Frozen beverages are ready for a post-lockdown comeback

Self-serve beverage sales took a hit during the pandemic, but new flavours and strategic promotions in frozen are getting things flowing again.
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It was the best of times and the worst of times. The pandemic took a bite out of fountain beverage sales for some convenience stores, while others did quite fine and dandy, COVID be damned. According to the U.S.-based National Association of Convenience Stores, sales of cold dispensed beverages fell by 7.9% in 2020. It was a tough go in Canada as well.

But it all depended on the jurisdiction, says Judi Saliba, senior sales executive, national accounts, TFI Food Equipment Solutions, which sells frozen and cold beverage equipment to independents, regional and chain c-store operators across Canada. “It was very localized,” she explains. “Some health units closed everything down and others didn’t.”

It was a tough situation to navigate for retailers. One would have to shut down their self-serve beverage operations, while another could stay open three blocks away, depending on the decision of local health authorities. It’s not all bleak. Many retailers have managed to “pivot”—the buzzword of the pandemic, highlighting enticing flavours, contests, and offering special collectable cups. Some c-stores did well, as consumers sought the comfort of food and beverage items with nostalgic appeal, including a frozen slushy drink from their local corner stores.

“The smart retailers understand the popularity of frozen beverages,” notes Saliba. “Research shows that the demand is strong and steady as consumers age into the category and continue to enjoy them. Big players are building sales by promoting a flavour of the month and bundling drinks with items like salty snacks. We also know customers like to mix and match flavours. The more you offer, the more your sales increase proportionately. Some retailers out west have as many as 16 available.”

7-Eleven has tapped into the nostalgia trend for its Slurpees and brought back its blue vanilla flavour ending a 14-year hiatus. Along with the tried and true, it has introduced a new dragon fruit option. Even cola flavours reign supreme, retailers should offer variety, not only to cater to customers who like to mix it up, but for the visual appeal. As Saliba points out, the doors of the frosty drink machines are often see-through, making the swirling, bright colours of lemon lime or grape, for example, truly eye-catching. Take advantage of that by ensuring your sightlines are clear to caption customer attention, she suggests.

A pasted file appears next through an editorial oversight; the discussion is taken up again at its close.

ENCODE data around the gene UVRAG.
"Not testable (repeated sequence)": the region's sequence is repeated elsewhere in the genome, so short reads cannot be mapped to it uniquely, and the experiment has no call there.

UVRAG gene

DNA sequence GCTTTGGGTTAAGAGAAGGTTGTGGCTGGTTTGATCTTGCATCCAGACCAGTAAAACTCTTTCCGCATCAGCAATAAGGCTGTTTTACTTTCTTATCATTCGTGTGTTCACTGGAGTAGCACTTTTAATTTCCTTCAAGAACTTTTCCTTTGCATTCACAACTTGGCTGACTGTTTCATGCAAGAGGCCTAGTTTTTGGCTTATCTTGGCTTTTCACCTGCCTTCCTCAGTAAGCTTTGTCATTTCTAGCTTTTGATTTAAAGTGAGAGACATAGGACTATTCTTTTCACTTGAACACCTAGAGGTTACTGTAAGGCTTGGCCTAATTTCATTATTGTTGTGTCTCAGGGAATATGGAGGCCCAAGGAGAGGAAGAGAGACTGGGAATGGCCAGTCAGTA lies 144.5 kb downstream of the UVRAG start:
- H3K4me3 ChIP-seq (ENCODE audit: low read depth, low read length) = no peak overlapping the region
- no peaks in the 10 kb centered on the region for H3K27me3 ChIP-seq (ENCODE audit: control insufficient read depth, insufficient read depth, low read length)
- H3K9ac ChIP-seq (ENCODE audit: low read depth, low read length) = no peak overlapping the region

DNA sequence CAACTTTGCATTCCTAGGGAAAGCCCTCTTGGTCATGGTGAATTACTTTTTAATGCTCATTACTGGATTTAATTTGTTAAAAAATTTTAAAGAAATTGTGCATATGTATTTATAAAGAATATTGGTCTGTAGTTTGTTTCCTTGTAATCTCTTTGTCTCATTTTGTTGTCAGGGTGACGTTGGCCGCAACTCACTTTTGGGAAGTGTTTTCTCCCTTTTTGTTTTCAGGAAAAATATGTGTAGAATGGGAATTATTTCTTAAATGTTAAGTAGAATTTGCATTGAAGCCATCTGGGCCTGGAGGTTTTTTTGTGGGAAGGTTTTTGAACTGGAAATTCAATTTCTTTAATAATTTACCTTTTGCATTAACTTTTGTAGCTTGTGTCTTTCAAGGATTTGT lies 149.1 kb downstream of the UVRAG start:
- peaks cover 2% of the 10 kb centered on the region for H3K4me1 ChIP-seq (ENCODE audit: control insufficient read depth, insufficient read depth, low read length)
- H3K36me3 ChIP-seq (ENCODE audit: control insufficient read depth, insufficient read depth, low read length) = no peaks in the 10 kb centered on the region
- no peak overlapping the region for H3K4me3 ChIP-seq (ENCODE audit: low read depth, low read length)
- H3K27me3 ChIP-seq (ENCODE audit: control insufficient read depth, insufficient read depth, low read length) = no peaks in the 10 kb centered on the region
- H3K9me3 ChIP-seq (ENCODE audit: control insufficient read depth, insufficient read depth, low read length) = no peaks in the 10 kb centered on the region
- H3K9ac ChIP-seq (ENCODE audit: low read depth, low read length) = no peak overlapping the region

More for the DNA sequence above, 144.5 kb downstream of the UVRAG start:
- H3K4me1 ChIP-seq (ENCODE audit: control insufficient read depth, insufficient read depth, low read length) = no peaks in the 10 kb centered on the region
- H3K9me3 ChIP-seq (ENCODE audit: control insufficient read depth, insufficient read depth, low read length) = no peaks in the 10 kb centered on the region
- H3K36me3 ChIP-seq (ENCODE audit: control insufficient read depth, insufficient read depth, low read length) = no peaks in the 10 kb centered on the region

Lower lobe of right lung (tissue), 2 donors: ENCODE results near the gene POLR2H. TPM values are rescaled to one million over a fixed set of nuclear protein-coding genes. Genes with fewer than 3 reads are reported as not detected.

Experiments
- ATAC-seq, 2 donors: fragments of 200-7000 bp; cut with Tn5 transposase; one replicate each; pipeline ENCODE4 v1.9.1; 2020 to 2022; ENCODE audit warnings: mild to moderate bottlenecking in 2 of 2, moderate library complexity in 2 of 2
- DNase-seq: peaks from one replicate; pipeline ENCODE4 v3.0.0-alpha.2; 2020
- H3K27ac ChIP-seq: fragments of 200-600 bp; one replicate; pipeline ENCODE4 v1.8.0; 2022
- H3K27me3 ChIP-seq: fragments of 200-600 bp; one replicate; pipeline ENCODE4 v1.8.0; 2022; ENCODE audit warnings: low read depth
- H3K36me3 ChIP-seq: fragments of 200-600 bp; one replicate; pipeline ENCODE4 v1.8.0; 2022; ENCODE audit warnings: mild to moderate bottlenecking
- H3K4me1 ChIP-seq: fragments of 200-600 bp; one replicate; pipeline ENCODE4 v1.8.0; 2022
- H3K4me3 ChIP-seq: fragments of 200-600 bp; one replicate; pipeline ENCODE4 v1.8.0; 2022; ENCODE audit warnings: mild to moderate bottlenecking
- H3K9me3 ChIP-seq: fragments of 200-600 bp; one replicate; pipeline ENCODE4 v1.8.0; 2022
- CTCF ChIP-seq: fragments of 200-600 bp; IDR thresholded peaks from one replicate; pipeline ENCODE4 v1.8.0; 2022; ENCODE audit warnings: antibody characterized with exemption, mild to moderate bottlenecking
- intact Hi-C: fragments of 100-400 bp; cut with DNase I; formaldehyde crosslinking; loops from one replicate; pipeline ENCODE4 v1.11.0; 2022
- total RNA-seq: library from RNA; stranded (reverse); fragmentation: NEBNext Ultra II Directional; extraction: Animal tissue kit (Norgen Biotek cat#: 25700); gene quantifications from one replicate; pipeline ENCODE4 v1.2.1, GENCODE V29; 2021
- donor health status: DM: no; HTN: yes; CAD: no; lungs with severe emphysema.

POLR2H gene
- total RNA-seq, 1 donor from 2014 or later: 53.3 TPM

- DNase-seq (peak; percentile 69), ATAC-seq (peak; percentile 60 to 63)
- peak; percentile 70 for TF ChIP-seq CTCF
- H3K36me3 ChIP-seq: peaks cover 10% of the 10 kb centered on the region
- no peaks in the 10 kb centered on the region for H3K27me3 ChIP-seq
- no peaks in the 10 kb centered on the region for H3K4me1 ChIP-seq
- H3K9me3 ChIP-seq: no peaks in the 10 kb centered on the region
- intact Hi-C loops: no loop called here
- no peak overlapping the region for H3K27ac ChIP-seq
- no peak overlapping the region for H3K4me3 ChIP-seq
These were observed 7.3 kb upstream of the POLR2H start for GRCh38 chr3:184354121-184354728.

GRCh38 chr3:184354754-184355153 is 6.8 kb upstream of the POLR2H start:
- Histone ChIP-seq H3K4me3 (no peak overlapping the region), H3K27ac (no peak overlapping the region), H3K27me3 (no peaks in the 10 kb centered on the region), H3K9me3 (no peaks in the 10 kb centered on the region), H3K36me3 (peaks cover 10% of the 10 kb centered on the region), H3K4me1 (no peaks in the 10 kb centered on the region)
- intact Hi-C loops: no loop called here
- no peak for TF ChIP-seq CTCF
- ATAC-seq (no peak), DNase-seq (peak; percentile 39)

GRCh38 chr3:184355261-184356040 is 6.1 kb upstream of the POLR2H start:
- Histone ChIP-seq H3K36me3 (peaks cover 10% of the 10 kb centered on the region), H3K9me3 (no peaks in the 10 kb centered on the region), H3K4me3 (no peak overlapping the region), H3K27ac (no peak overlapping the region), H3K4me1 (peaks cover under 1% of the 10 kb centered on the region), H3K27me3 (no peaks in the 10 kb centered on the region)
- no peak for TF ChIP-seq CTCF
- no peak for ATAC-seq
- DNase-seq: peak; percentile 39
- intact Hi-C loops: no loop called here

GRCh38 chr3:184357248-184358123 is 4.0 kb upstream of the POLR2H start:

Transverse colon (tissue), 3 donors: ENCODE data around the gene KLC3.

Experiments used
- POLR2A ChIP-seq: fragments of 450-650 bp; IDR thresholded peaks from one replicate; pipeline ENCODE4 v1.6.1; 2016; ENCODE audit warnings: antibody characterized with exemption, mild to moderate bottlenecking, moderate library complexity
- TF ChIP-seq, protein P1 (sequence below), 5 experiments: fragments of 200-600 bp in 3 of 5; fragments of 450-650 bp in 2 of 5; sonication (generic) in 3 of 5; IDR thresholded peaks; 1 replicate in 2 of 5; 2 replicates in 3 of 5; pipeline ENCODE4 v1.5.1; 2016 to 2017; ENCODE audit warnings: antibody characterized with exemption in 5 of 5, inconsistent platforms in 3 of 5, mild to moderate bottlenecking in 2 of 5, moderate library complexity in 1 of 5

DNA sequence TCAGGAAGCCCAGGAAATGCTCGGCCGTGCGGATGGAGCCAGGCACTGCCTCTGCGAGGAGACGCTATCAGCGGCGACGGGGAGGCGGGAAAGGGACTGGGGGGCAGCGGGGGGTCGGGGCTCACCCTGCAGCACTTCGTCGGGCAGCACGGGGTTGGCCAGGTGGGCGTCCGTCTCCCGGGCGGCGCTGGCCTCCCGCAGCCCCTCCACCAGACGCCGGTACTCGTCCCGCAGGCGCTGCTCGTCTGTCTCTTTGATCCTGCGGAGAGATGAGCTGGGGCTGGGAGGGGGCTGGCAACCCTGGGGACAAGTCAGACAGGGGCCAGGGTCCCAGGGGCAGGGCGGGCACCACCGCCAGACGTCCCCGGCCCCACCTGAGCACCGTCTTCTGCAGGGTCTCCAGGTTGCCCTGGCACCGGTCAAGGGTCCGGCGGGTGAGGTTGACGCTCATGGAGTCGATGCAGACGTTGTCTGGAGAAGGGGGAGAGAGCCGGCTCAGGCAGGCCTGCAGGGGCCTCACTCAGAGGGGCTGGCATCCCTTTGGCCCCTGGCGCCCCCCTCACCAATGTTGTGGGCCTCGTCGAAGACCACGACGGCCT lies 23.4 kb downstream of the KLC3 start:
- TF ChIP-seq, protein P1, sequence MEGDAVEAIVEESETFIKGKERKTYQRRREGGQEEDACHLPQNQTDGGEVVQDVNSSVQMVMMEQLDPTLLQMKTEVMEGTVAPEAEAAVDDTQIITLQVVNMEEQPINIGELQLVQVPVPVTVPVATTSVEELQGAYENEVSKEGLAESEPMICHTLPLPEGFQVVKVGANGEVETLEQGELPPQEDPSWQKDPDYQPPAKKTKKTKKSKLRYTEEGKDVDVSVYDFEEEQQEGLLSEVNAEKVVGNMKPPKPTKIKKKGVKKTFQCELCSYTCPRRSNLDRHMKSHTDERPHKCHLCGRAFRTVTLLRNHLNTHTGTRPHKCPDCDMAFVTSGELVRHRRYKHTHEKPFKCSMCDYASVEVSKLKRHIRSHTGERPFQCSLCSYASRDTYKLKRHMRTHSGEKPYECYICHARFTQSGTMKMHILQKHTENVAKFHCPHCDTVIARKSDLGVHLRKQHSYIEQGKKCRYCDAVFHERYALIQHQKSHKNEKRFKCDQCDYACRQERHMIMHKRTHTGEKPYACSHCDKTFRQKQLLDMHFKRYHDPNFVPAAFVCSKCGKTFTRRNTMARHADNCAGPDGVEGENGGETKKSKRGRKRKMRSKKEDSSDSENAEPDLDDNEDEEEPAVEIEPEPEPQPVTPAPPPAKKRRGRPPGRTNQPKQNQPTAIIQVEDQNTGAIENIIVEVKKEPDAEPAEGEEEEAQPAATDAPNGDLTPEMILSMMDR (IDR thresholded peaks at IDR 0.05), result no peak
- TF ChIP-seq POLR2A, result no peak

At Circle K and Couche-Tard locations, summer kicked off a strong promotional push. It partnered with Pepsi to offer its customers four exclusive collectable cups featuring NHL franchise history. It also quenched its customers’ thirst for new and interesting flavour with a Sour Patch Kids mystery flavour and special edition Froster cups. “We are always on the hunt for new and exciting flavours for our customers,” says Katie Power, the company’s director, dispensed beverages, Canada. “This summer has been one of our most flavour-focused seasons on record.”

Circle K and Couche-Tard stores featured exclusives like Pepsi Blue Frosters, coinciding with the launch of retail packaged bottles and cans with the aim to create a holistic in-store approach. Its Mountain Dew Code Red will be available all year long, as will Mountain Dew Major Melon (only at Circle K) for Froster customers. With back-to-school season upon us, these unique flavours will be enticing to students. This fall and winter will also see customers having the opportunity to win a free Froster and other prizes through the Drink, Snack, Score and 31 Days of Circle K promotion.

Despite some sales hiccups in the sector last year, confidence is high for success. “Having the ability to offer our beverages in a self-serve environment allows our customers to customize their drink just how they like them,” explains Power. “Our goal for the future of dispensed beverages is that customers make Couche-Tard/Circle K their destination to enjoy a variety of refreshing beverages.”

Saliba is equally bullish for the future, especially as restrictions ease: “There’s a lot of pent-up demand..... and the category remains popular and profitable. There's nothing more profitable in a convenience store than frozen carbonated beverage.”


Tips to create fountains of fun

1. Choice: Keep customers coming back for more with a wide assortment of flavours, including nostalgic favourites and limited-time offers.

2. Boost sightlines: Those see-through windows on the machines are there for a reason—the swirling, bright colours are eye-catching and draw customers in.

3. Picture perfect: Encourage flavour mash-ups in clear cups for social-media sharing or contests.

4. Promo time: Promote a flavour of the month and bundle with a salty snack.

5. Cool down: It’s almost pumpkin spice season. Entice new audiences with frozen versions of seasonal hot drinks.

6. Youth appeal: Bright signage, in store and out, as well as social media blasts, attract younger consumers.

7. Packaging: Collectible cups boost engagement, while reusable options (Public Health permitting) tap into social responsibility.

8. Sanitation: Routine monitoring and wiping down of the self-serve area is essential. Consider valve guards/shields to further instill confidence.

Originally published in the September/October 2021 issue of Convenience Store News Canada

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